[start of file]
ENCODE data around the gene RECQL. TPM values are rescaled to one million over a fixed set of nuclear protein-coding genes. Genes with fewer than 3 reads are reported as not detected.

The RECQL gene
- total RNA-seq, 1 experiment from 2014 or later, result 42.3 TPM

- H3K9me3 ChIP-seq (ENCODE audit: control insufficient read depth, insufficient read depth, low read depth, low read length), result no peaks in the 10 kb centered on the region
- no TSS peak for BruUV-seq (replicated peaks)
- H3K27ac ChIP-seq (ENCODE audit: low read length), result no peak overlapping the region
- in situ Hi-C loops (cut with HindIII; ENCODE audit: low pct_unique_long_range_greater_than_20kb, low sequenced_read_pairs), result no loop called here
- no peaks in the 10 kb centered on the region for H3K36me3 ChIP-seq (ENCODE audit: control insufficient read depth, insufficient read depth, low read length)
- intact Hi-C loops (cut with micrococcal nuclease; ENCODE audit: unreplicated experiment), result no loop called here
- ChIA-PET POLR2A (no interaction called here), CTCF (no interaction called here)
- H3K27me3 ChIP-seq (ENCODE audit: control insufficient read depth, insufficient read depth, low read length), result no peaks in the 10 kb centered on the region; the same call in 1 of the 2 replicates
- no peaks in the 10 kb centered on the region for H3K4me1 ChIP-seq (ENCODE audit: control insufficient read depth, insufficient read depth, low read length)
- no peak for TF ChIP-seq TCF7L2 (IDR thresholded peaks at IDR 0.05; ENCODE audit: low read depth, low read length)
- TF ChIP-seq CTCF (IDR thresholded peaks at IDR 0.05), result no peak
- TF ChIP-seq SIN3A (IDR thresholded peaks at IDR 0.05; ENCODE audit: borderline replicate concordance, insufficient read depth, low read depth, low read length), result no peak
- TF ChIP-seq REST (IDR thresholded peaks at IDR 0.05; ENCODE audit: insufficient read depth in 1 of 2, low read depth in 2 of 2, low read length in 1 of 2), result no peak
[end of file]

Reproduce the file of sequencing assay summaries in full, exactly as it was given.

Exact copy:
ENCODE data around the gene RECQL. TPM values are rescaled to one million over a fixed set of nuclear protein-coding genes. Genes with fewer than 3 reads are reported as not detected.

The RECQL gene
- total RNA-seq, 1 experiment from 2014 or later, result 42.3 TPM

- H3K9me3 ChIP-seq (ENCODE audit: control insufficient read depth, insufficient read depth, low read depth, low read length), result no peaks in the 10 kb centered on the region
- no TSS peak for BruUV-seq (replicated peaks)
- H3K27ac ChIP-seq (ENCODE audit: low read length), result no peak overlapping the region
- in situ Hi-C loops (cut with HindIII; ENCODE audit: low pct_unique_long_range_greater_than_20kb, low sequenced_read_pairs), result no loop called here
- no peaks in the 10 kb centered on the region for H3K36me3 ChIP-seq (ENCODE audit: control insufficient read depth, insufficient read depth, low read length)
- intact Hi-C loops (cut with micrococcal nuclease; ENCODE audit: unreplicated experiment), result no loop called here
- ChIA-PET POLR2A (no interaction called here), CTCF (no interaction called here)
- H3K27me3 ChIP-seq (ENCODE audit: control insufficient read depth, insufficient read depth, low read length), result no peaks in the 10 kb centered on the region; the same call in 1 of the 2 replicates
- no peaks in the 10 kb centered on the region for H3K4me1 ChIP-seq (ENCODE audit: control insufficient read depth, insufficient read depth, low read length)
- no peak for TF ChIP-seq TCF7L2 (IDR thresholded peaks at IDR 0.05; ENCODE audit: low read depth, low read length)
- TF ChIP-seq CTCF (IDR thresholded peaks at IDR 0.05), result no peak
- TF ChIP-seq SIN3A (IDR thresholded peaks at IDR 0.05; ENCODE audit: borderline replicate concordance, insufficient read depth, low read depth, low read length), result no peak
- TF ChIP-seq REST (IDR thresholded peaks at IDR 0.05; ENCODE audit: insufficient read depth in 1 of 2, low read depth in 2 of 2, low read length in 1 of 2), result no peak